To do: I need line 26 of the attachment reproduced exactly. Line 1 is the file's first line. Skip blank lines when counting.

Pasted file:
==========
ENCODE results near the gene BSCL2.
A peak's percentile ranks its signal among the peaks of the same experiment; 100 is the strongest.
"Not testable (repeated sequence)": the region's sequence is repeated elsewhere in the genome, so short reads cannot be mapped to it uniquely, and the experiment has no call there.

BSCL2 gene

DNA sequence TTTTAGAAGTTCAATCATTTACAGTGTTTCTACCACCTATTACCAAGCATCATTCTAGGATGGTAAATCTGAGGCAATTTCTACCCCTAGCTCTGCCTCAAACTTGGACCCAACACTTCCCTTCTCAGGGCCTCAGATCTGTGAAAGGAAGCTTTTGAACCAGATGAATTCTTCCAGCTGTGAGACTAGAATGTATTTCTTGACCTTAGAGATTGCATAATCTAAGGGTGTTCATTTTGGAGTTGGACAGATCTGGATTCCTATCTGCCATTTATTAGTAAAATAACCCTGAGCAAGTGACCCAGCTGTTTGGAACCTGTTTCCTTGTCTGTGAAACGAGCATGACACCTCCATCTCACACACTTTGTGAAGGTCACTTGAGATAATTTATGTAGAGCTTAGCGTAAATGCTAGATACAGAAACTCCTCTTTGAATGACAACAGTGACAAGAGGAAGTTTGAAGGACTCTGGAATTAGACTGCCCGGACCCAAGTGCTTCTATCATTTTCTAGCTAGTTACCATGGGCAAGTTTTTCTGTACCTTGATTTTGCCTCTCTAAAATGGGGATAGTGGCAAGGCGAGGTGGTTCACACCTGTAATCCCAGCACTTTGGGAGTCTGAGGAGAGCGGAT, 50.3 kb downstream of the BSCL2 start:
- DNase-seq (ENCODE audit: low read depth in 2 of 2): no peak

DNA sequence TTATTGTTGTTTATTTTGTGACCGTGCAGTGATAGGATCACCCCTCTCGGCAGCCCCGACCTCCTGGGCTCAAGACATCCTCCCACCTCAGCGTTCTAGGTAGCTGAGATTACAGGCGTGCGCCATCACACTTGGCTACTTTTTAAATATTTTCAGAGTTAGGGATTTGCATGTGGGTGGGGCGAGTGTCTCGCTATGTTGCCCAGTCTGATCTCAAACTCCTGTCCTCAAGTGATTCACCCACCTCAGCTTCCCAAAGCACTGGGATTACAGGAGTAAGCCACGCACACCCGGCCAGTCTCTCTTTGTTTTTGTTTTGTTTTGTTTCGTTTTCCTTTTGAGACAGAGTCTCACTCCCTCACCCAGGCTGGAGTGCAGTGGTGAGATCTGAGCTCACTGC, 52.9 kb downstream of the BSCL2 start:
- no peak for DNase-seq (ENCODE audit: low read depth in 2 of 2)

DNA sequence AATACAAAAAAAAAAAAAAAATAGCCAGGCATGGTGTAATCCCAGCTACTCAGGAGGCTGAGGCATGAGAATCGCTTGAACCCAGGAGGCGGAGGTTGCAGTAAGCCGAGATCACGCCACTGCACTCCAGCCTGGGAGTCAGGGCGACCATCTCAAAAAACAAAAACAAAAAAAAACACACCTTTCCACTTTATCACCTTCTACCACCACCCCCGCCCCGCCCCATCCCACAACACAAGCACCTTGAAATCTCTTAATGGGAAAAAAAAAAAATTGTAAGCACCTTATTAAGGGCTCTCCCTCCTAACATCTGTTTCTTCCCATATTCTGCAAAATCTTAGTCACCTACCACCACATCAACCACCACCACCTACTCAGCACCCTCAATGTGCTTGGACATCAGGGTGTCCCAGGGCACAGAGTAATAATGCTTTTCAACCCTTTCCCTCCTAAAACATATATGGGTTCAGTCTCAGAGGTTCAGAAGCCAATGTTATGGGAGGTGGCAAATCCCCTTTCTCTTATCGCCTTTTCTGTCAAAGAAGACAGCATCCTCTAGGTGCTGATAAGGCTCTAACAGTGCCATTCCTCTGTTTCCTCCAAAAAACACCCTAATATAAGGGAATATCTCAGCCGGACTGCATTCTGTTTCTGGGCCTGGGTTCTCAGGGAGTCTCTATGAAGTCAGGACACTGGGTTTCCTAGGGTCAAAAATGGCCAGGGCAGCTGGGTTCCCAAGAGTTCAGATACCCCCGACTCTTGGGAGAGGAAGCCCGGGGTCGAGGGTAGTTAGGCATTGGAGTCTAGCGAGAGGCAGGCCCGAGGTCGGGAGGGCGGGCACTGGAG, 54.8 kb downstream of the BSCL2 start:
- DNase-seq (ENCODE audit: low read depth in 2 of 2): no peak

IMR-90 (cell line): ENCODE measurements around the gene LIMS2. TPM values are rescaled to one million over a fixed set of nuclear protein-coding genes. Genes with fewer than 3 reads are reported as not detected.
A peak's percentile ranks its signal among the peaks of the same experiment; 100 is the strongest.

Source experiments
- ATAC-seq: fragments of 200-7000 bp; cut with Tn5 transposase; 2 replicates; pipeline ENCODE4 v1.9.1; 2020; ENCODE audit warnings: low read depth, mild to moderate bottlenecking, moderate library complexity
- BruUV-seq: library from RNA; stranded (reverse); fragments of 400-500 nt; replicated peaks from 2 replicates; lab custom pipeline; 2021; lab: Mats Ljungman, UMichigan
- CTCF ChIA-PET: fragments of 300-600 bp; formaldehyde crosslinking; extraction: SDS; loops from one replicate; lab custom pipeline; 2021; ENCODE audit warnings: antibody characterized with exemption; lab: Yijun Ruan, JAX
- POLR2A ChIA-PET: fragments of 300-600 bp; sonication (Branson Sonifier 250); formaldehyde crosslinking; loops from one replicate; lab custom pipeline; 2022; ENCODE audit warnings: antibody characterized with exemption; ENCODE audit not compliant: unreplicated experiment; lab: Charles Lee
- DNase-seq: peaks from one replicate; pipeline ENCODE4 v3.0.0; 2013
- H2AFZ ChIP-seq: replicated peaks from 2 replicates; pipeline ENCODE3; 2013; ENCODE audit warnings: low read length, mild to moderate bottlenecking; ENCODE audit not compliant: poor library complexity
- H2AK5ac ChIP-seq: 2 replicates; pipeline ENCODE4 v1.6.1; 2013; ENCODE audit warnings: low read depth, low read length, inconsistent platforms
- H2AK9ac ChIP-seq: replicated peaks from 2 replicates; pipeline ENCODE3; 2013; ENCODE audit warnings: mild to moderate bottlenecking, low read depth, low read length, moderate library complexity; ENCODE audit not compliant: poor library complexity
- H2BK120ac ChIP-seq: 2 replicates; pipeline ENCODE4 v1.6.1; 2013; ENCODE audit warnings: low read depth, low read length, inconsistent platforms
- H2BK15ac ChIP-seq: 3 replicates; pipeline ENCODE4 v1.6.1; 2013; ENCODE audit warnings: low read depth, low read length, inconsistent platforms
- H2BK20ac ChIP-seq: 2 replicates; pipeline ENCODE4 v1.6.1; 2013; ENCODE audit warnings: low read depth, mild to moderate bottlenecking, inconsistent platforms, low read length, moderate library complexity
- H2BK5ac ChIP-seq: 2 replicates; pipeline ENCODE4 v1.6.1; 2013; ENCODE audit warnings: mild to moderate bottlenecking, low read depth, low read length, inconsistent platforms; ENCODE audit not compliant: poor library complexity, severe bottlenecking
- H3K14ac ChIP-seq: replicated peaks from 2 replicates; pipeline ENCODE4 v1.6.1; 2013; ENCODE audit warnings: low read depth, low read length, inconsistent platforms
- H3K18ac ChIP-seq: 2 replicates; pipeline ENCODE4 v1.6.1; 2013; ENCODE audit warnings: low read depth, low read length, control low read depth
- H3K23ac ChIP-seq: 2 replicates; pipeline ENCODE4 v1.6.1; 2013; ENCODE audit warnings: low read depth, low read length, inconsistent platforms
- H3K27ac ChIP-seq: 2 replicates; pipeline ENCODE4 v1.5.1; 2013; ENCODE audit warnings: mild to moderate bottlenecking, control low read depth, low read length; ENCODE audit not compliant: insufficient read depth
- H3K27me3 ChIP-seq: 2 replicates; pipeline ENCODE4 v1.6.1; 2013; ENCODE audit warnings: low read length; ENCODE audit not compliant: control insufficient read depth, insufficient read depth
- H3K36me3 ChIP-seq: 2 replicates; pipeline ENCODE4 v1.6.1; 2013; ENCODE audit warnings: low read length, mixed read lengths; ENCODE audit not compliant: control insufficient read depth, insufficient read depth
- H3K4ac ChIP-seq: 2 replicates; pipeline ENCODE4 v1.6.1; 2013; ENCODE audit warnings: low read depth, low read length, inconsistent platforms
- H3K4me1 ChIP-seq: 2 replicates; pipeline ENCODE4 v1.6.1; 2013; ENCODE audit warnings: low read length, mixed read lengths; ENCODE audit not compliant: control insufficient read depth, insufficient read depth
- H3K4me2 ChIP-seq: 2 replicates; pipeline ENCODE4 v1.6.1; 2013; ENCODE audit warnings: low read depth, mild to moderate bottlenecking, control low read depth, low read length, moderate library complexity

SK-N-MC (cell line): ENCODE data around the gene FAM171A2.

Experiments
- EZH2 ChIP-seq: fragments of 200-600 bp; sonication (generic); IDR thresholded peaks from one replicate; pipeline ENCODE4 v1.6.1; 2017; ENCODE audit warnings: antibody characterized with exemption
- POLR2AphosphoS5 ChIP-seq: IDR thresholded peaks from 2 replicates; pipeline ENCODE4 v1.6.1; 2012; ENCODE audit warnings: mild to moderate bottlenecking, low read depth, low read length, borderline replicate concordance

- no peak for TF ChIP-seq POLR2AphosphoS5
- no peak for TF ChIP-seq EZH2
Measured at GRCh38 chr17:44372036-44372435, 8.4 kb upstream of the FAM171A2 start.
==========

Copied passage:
- H3K14ac ChIP-seq: replicated peaks from 2 replicates; pipeline ENCODE4 v1.6.1; 2013; ENCODE audit warnings: low read depth, low read length, inconsistent platforms